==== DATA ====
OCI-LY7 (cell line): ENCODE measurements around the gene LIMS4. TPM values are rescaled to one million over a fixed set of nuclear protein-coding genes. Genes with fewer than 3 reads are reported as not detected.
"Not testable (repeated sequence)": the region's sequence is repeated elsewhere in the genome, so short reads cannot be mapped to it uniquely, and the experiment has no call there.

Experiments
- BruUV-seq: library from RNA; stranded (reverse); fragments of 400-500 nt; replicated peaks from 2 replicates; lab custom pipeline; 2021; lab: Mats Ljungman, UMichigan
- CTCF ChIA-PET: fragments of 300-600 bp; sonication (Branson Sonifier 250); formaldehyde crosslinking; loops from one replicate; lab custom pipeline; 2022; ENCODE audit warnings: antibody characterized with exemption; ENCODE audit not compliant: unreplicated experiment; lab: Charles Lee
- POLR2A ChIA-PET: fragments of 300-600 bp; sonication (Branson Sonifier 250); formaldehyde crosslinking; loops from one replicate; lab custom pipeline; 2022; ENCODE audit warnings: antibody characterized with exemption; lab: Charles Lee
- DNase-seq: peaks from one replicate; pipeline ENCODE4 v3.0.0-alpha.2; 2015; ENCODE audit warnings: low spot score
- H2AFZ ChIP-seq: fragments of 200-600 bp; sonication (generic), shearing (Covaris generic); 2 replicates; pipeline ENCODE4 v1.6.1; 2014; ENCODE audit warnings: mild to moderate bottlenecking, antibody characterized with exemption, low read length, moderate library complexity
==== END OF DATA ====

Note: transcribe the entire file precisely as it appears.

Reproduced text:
OCI-LY7 (cell line): ENCODE measurements around the gene LIMS4. TPM values are rescaled to one million over a fixed set of nuclear protein-coding genes. Genes with fewer than 3 reads are reported as not detected.
"Not testable (repeated sequence)": the region's sequence is repeated elsewhere in the genome, so short reads cannot be mapped to it uniquely, and the experiment has no call there.

Experiments
- BruUV-seq: library from RNA; stranded (reverse); fragments of 400-500 nt; replicated peaks from 2 replicates; lab custom pipeline; 2021; lab: Mats Ljungman, UMichigan
- CTCF ChIA-PET: fragments of 300-600 bp; sonication (Branson Sonifier 250); formaldehyde crosslinking; loops from one replicate; lab custom pipeline; 2022; ENCODE audit warnings: antibody characterized with exemption; ENCODE audit not compliant: unreplicated experiment; lab: Charles Lee
- POLR2A ChIA-PET: fragments of 300-600 bp; sonication (Branson Sonifier 250); formaldehyde crosslinking; loops from one replicate; lab custom pipeline; 2022; ENCODE audit warnings: antibody characterized with exemption; lab: Charles Lee
- DNase-seq: peaks from one replicate; pipeline ENCODE4 v3.0.0-alpha.2; 2015; ENCODE audit warnings: low spot score
- H2AFZ ChIP-seq: fragments of 200-600 bp; sonication (generic), shearing (Covaris generic); 2 replicates; pipeline ENCODE4 v1.6.1; 2014; ENCODE audit warnings: mild to moderate bottlenecking, antibody characterized with exemption, low read length, moderate library complexity